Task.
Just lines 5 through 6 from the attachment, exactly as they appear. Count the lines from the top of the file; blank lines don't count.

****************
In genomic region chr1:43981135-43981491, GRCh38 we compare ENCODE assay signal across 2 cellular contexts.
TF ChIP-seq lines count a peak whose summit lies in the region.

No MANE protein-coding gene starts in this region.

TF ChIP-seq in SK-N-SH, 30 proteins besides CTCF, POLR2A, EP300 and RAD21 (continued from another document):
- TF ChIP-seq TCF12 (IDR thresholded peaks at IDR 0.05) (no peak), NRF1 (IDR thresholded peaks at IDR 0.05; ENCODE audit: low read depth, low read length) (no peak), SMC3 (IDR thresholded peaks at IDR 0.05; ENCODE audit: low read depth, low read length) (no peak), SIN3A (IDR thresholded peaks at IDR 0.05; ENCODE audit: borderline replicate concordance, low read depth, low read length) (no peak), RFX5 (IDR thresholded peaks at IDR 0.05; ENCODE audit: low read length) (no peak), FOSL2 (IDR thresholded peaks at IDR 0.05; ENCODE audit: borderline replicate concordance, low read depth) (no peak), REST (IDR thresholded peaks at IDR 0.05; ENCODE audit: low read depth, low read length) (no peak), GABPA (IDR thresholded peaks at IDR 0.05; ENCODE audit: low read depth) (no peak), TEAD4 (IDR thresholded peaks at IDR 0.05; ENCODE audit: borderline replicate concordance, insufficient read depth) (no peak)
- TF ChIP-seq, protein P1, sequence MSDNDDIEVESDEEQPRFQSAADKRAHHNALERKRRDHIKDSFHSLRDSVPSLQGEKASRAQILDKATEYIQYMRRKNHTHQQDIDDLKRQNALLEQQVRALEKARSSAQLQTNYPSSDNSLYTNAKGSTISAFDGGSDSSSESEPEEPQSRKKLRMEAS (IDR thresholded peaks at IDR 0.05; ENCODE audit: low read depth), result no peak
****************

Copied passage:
- TF ChIP-seq TCF12 (IDR thresholded peaks at IDR 0.05) (no peak), NRF1 (IDR thresholded peaks at IDR 0.05; ENCODE audit: low read depth, low read length) (no peak), SMC3 (IDR thresholded peaks at IDR 0.05; ENCODE audit: low read depth, low read length) (no peak), SIN3A (IDR thresholded peaks at IDR 0.05; ENCODE audit: borderline replicate concordance, low read depth, low read length) (no peak), RFX5 (IDR thresholded peaks at IDR 0.05; ENCODE audit: low read length) (no peak), FOSL2 (IDR thresholded peaks at IDR 0.05; ENCODE audit: borderline replicate concordance, low read depth) (no peak), REST (IDR thresholded peaks at IDR 0.05; ENCODE audit: low read depth, low read length) (no peak), GABPA (IDR thresholded peaks at IDR 0.05; ENCODE audit: low read depth) (no peak), TEAD4 (IDR thresholded peaks at IDR 0.05; ENCODE audit: borderline replicate concordance, insufficient read depth) (no peak)
- TF ChIP-seq, protein P1, sequence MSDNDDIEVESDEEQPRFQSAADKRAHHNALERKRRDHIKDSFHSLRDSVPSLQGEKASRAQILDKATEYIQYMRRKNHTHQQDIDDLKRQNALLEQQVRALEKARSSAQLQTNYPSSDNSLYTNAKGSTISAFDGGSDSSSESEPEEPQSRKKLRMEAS (IDR thresholded peaks at IDR 0.05; ENCODE audit: low read depth), result no peak